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The term "Web 2.0" (2004–present) is commonly associated with web applications that facilitate interactive information sharing, interoperability, user-centered design, and collaboration on the World Wide Web. Examples of Web 2.0 include web-based communities, hosted services, web applications, social-networking sites, video-sharing sites, wikis, blogs, mashups, and folksonomies. A Web 2.0 site allows its users to interact with other users or to change website content, in contrast to non-interactive websites where users are limited to the passive viewing of information that is provided to them.
The term is closely associated with Tim O'Reilly because of the O'Reilly Media Web 2.0 conference in 2004. Although the term suggests a new version of the World Wide Web, it does not refer to an update to any technical specifications, but rather to cumulative changes in the ways software developers and end-users use the Web. Whether Web 2.0 is qualitatively different from prior web technologies has been challenged by World Wide Web inventor Tim Berners-Lee, who called the term a "piece of jargon" — precisely because he intended the Web to embody these values in the first place.
History: From Web 1.0 to 2.0
The term "Web 2.0" was coined in 1999 by Darcy DiNucci. In her article, "Fragmented Future," DiNucci writes:
The Web we know now, which loads into a browser window in essentially static screenfulls, is only an embryo of the Web to come. The first glimmerings of Web 2.0 are beginning to appear, and we are just starting to see how that embryo might develop. The Web will be understood not as screenfulls of text and graphics but as a transport mechanism, the ether through which interactivity happens. It will [...] appear on your computer screen, [...] on your TV set [...] your car dashboard [...] your cell phone [...] hand-held game machines [...] maybe even your microwave oven.
Her use of the term deals mainly with Web design and aesthetics; she argues that the Web is "fragmenting" due to the widespread use of portable Web-ready devices. Her article is aimed at designers, reminding them to code for an ever-increasing variety of hardware. As such, her use of the term hints at – but does not directly relate to – the current uses of the term.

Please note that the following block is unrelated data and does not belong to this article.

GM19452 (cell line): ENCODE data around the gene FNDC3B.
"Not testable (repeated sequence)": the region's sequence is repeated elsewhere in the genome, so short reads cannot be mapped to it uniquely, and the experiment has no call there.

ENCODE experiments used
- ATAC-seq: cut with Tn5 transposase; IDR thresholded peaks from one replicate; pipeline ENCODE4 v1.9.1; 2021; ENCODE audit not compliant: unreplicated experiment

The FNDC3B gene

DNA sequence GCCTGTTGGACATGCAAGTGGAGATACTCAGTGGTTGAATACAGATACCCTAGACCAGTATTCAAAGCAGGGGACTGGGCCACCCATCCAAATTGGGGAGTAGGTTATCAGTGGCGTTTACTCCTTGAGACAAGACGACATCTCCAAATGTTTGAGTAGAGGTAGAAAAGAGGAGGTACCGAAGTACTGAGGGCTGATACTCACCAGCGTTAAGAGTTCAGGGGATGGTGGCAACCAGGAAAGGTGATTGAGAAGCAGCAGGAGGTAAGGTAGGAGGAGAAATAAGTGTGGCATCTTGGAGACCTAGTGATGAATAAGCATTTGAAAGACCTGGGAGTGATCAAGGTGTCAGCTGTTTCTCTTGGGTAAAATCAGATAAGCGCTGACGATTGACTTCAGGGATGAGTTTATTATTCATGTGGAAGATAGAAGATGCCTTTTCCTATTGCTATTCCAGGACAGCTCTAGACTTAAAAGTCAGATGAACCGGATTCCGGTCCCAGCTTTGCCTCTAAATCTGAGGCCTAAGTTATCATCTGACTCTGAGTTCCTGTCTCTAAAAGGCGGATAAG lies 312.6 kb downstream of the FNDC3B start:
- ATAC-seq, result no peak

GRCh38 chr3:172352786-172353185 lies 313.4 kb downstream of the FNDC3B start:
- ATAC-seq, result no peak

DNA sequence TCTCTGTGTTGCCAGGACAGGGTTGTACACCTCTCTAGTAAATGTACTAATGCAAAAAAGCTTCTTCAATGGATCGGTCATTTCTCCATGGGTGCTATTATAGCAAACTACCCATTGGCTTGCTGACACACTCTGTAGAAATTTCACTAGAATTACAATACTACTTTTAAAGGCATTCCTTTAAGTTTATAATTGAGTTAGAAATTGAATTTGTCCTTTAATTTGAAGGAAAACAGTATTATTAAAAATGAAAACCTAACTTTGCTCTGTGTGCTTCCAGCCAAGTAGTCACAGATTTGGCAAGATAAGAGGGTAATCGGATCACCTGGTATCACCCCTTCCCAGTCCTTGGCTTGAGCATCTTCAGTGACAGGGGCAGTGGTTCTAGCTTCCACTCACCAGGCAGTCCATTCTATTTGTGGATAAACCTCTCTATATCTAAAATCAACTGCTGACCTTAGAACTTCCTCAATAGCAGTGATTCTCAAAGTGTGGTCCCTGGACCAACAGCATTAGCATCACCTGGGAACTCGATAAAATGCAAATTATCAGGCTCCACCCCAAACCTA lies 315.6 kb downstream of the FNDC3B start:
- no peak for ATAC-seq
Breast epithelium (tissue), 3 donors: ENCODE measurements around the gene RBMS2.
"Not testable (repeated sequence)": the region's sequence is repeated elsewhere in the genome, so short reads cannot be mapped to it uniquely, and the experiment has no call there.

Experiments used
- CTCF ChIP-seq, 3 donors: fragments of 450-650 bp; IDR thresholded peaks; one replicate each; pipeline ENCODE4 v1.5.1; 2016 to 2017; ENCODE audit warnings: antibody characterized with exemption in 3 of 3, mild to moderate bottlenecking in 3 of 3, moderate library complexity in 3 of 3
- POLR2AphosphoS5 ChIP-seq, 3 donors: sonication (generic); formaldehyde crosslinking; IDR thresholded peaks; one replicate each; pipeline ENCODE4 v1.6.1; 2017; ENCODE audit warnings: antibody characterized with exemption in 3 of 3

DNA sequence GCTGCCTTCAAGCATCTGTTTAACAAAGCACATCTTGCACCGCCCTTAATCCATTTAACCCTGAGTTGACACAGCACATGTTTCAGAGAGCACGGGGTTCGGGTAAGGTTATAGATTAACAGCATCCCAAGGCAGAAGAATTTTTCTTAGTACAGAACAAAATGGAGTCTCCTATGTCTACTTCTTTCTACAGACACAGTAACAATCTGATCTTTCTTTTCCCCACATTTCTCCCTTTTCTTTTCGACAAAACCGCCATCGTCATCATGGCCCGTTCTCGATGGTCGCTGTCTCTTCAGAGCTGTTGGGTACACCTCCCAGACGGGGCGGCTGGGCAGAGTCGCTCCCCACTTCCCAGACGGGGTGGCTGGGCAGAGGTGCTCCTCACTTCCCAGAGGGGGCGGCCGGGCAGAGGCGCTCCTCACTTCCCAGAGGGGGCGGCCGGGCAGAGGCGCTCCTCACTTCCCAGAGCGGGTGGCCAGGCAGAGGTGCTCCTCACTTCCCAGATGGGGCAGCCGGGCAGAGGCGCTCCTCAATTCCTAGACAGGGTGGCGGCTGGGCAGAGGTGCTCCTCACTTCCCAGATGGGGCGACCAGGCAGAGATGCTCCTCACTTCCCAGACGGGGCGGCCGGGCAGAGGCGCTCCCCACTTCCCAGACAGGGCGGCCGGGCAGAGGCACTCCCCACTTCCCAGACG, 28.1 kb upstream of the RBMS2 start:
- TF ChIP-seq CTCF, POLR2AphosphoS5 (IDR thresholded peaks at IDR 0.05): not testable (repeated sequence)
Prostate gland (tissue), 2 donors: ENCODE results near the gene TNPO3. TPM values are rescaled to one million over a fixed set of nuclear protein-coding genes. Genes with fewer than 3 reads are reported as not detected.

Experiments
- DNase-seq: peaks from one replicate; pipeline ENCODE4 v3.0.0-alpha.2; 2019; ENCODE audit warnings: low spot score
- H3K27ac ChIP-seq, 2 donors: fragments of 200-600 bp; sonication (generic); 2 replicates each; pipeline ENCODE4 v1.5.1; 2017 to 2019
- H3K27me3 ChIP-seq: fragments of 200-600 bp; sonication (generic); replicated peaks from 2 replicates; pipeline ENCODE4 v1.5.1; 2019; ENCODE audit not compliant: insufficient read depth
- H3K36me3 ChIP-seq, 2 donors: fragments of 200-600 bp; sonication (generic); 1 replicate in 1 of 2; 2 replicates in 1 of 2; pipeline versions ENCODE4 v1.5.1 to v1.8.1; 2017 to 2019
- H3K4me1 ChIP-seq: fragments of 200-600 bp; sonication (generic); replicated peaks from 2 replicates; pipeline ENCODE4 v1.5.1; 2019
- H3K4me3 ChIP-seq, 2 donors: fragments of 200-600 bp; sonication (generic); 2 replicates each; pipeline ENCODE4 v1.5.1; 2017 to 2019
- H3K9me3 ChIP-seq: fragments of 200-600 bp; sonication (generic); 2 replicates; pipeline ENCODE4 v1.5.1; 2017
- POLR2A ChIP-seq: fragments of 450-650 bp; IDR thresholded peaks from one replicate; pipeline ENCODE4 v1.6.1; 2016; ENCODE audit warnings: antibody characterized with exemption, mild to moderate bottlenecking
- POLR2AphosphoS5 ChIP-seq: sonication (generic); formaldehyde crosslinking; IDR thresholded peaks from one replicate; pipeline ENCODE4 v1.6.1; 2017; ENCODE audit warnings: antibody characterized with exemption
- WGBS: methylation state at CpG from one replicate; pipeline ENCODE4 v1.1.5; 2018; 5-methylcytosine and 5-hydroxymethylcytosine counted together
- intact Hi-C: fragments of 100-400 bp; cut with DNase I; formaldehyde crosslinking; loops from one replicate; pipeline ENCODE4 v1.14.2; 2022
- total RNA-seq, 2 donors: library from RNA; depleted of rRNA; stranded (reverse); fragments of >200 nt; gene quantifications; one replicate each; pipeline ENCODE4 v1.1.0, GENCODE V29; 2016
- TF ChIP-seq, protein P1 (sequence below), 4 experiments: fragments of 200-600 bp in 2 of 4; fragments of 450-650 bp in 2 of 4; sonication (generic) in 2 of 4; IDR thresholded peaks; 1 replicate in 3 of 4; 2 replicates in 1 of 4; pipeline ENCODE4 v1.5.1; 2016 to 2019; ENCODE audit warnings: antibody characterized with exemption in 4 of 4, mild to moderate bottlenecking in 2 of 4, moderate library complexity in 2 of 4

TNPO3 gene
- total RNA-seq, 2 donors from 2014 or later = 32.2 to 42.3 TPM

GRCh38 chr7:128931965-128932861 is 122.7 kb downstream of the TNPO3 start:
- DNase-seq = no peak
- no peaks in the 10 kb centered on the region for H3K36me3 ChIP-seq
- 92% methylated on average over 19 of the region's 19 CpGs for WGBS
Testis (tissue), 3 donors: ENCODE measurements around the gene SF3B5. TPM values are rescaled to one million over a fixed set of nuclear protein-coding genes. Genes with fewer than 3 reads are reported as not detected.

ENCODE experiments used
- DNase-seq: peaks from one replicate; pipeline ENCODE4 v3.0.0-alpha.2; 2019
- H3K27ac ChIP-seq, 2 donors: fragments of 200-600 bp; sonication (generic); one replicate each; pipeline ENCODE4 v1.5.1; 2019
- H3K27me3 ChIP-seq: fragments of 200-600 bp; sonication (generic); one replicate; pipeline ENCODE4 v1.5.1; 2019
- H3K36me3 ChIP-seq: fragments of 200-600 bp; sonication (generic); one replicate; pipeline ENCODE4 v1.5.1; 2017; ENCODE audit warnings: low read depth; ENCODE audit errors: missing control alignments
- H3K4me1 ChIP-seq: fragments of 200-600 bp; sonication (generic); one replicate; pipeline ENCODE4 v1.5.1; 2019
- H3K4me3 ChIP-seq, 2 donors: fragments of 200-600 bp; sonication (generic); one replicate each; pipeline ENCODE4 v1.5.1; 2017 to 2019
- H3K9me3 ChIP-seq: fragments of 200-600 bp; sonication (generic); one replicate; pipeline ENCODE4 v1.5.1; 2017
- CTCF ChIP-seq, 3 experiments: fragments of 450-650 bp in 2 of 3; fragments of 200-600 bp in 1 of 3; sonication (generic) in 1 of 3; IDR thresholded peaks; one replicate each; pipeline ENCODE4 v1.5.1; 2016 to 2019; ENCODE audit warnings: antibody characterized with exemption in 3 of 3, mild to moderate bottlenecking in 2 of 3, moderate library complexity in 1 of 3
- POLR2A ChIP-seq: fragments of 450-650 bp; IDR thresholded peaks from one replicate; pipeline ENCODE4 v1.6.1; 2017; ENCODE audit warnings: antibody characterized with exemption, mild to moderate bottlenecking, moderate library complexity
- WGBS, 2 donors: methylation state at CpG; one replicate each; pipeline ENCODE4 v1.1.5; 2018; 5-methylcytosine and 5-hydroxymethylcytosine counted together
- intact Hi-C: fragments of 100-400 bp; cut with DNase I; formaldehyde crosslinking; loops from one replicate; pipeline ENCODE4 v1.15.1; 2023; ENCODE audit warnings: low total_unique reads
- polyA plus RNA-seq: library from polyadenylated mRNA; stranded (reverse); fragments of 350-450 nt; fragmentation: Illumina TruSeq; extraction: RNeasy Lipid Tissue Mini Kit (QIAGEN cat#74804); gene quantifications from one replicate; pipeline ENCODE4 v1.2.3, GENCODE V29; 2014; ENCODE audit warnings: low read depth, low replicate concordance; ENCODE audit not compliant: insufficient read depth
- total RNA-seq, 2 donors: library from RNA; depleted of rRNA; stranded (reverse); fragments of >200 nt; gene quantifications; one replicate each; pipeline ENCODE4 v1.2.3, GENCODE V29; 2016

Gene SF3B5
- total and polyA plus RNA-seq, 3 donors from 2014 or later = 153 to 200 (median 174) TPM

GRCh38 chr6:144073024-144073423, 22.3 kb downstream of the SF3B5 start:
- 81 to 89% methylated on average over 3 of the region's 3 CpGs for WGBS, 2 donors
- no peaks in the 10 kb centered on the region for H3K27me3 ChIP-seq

The term did not resurface until 2003. These authors focus on the concepts currently associated with the term where, as Scott Dietzen puts it, "the Web becomes a universal, standards-based integration platform".
In 2004, the term began its rise in popularity when O'Reilly Media and MediaLive hosted the first Web 2.0 conference. In their opening remarks, John Batelle and Tim O'Reilly outlined their definition of the "Web as Platform", where software applications are built upon the Web as opposed to upon the desktop. The unique aspect of this migration, they argued, is that "customers are building your business for you". They argued that the activities of users generating content (in the form of ideas, text, videos, or pictures) could be "harnessed" to create value.
O'Reilly et al. contrasted Web 2.0 with what they called "Web 1.0". They associated Web 1.0 with the business models of Netscape and the Encyclopedia Britannica Online. For example,
Netscape framed "the web as platform" in terms of the old software paradigm: their flagship product was the web browser, a desktop application, and their strategy was to use their dominance in the browser market to establish a market for high-priced server products. Control over standards for displaying content and applications in the browser would, in theory, give Netscape the kind of market power enjoyed by Microsoft in the PC market. Much like the "horseless carriage" framed the automobile as an extension of the familiar, Netscape promoted a "webtop" to replace the desktop, and planned to populate that webtop with information updates and applets pushed to the webtop by information providers who would purchase Netscape servers.